You may have slightly different settings for Bilingual Dictionaries (on the top half of the dialog); that's OK. You only need to look at and change the Machine Translation settings (on the bottom of the dialog). Again, if Windows Live Translator is already selected, you don't have to do anything.


Click OK to close the dialog. You should now be ready to translate!

Using the Translation Feature

Now find or create a document that has some content you'd like to translate.

1) Select text, right click and select Translate

The easiest way to bring up and use the translation task pane is to simply select some content in your Word document, right click, and select the "Translation" option. You can also go to the Research task pane, type a query into the box, and select the Translation subpane.


2) Select an installed language pair

By default, Word will list a variety of language pairs, even if you haven't installed a machine translation system for those pairs. In the "From" and "To" boxes, select a source and target language that correspond to one of the language pairs you installed above.


3) Inspect your translated output

After a brief delay (during which the web service is invoked and the selected text is translated), the MT output should appear in the research pane.


4) Optionally insert the output into your document

At the bottom of the MT output, there's a button that allows you to easily insert the translated output into your document.


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  • i want to download office 2003 setup

  • sir iam astudent i have an importand work on msoffice so give me permission to install ms ofice 2003    thanks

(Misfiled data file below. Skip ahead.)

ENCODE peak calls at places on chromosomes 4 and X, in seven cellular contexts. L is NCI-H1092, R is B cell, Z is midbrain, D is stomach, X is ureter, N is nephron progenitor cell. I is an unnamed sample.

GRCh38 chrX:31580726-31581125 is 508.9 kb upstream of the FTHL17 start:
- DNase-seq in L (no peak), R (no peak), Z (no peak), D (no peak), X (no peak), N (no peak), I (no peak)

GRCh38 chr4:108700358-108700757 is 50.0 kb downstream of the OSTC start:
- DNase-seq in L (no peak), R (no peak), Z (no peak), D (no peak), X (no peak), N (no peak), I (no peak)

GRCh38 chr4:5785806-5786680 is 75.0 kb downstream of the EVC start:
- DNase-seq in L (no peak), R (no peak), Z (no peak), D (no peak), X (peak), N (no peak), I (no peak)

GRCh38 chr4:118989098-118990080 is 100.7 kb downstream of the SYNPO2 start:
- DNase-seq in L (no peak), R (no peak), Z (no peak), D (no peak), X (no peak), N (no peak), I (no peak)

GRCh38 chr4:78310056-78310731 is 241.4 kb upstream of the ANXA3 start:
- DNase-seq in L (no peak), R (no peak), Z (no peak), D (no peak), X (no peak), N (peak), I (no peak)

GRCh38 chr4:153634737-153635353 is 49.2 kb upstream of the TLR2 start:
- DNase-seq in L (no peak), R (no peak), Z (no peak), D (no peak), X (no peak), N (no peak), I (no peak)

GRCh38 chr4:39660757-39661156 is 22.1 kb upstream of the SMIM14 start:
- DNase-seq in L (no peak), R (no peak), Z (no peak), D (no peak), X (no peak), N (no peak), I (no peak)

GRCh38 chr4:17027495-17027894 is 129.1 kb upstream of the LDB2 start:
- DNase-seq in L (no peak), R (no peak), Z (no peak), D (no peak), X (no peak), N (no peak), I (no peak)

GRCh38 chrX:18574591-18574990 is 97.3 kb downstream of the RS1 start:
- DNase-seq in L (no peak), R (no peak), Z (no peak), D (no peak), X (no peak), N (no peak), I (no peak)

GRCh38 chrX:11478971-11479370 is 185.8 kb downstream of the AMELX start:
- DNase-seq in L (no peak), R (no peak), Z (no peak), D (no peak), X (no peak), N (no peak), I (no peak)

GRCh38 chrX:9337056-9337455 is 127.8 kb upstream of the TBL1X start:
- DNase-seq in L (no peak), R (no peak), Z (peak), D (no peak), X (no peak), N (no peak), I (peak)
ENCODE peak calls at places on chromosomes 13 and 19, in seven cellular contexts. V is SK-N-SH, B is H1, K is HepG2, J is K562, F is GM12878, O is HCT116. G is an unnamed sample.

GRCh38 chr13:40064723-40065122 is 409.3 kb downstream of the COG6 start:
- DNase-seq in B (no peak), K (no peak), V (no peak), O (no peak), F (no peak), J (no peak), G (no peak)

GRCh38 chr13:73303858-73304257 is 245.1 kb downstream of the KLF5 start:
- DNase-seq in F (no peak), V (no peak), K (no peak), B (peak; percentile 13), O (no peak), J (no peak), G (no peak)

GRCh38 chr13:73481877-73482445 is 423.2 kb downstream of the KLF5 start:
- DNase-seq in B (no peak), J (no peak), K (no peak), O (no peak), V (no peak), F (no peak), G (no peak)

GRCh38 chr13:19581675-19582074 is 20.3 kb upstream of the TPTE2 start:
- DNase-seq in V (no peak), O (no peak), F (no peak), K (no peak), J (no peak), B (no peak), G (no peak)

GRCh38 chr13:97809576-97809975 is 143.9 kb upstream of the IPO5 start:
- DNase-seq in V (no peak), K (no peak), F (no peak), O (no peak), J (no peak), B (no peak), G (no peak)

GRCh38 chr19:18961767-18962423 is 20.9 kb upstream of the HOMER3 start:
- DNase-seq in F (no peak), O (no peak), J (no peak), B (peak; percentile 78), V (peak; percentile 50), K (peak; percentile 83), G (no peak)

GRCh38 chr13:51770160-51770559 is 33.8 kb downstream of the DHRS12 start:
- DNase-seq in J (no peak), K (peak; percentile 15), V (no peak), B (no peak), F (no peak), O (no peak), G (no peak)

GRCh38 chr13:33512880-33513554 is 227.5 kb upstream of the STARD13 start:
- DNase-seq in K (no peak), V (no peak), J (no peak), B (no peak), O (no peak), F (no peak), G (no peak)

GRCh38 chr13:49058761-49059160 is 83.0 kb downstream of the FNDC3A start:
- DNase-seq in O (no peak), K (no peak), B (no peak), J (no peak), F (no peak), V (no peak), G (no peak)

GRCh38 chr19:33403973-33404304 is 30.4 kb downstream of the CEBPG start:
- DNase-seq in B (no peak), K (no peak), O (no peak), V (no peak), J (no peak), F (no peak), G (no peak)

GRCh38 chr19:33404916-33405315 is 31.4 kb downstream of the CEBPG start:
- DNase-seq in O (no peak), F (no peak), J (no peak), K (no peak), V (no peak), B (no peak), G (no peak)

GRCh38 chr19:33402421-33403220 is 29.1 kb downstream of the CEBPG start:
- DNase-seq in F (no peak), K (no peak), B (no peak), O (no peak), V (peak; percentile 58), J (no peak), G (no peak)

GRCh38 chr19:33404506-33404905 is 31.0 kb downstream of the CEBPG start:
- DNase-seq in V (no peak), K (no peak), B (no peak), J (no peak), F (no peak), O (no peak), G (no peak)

• Weak selection of languages!


  • Using this for the first time, here are lots of comments:

    - Excel 2003 11.8347.8341 on Win7

    - clicked on "sign in" at top of page, I think it worked, but it still said "sign in", I clicked again and it came up with an error, when I clicked on the back button it showed that I was signed in.

    - set this up in excel, but it was not obvious how to use it at first, not like Word, eventually figured out that I hold the alt button down and click on it, and it translates the cell.

    - ***** hard to translate a whole workbook, have to do one cell at a time *****  Would be nice to be able to "translate all", including all graphics text boxes.

    - when I click on "insert" button, chinese to english, would be nice if the font size automatically scales the english.  For example, if the chinese text font size were such that all the text were visible, when the english gets pasted in it is also mostly visible.  Doesn't work 100%, some text is scaled to be too tiny, other text is mostly visible but gets clipped top and bottom.

    - insert button does not work for text inside of graphics text boxes.  I have to select the text manually (ctrl-a doesn't work in a graphics text box), copy it to the right, paste, translate, copy, and put it back

    - adjusting text size inside of a graphics text box with the scroll bar does not show you live font sizes as you are scrolling, which is a handy feature when adjusting text size for regular text